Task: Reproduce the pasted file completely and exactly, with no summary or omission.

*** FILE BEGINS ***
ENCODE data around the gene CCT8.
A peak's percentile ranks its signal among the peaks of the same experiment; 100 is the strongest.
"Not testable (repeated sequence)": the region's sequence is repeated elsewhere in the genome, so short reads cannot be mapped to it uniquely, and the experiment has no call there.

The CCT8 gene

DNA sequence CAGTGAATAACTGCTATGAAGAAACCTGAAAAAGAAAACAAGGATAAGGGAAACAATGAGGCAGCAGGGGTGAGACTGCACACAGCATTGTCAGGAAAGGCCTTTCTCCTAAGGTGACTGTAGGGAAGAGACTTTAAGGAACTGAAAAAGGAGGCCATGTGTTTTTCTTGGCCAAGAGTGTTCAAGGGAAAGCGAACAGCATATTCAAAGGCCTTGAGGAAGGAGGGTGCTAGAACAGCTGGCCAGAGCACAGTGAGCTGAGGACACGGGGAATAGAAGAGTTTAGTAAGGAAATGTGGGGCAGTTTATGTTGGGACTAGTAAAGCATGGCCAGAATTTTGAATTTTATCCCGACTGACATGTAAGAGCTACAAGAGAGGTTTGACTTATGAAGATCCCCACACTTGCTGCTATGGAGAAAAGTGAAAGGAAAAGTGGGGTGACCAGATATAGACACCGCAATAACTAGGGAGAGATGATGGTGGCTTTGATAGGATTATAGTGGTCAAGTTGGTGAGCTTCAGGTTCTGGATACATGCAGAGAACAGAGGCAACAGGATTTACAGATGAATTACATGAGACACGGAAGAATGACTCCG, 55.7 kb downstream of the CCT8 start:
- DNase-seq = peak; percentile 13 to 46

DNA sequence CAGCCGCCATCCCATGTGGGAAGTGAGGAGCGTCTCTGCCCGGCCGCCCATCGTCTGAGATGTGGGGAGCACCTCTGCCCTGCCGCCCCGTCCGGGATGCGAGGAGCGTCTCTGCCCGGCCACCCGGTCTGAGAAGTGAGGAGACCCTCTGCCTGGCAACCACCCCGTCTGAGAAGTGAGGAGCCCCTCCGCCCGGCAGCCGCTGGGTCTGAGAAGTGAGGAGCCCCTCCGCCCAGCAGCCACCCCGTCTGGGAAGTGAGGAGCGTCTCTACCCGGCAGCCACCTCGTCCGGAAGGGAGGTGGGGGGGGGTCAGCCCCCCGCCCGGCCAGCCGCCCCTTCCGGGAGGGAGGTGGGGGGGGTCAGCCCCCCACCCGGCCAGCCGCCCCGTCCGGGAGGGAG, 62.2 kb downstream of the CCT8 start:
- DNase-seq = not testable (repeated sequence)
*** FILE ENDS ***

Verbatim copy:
ENCODE data around the gene CCT8.
A peak's percentile ranks its signal among the peaks of the same experiment; 100 is the strongest.
"Not testable (repeated sequence)": the region's sequence is repeated elsewhere in the genome, so short reads cannot be mapped to it uniquely, and the experiment has no call there.

The CCT8 gene

DNA sequence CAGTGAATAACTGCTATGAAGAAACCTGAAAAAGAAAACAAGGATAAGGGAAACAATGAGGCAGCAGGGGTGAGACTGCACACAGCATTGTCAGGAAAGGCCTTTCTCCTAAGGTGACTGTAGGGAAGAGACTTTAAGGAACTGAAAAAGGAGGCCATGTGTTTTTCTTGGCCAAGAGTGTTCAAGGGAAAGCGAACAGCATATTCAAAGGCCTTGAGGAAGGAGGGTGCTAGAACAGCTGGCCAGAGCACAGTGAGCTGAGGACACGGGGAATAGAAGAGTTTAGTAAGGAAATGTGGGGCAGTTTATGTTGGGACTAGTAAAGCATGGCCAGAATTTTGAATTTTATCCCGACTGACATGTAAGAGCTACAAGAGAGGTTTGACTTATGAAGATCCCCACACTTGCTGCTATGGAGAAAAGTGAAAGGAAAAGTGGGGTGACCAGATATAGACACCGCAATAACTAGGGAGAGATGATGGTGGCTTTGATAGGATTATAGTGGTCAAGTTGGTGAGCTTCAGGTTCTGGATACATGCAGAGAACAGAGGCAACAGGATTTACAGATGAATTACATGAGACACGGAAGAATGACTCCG, 55.7 kb downstream of the CCT8 start:
- DNase-seq = peak; percentile 13 to 46

DNA sequence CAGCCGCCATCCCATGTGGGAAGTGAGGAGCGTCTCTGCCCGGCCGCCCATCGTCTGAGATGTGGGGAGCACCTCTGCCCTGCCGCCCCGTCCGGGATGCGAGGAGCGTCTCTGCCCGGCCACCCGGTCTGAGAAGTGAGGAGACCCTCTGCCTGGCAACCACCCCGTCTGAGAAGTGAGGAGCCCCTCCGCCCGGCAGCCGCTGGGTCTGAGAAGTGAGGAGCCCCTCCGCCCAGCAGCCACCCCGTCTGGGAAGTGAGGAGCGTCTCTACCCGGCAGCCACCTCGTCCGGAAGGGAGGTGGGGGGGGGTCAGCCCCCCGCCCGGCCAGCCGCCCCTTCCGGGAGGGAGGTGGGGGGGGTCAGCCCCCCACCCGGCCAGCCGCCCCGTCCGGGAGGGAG, 62.2 kb downstream of the CCT8 start:
- DNase-seq = not testable (repeated sequence)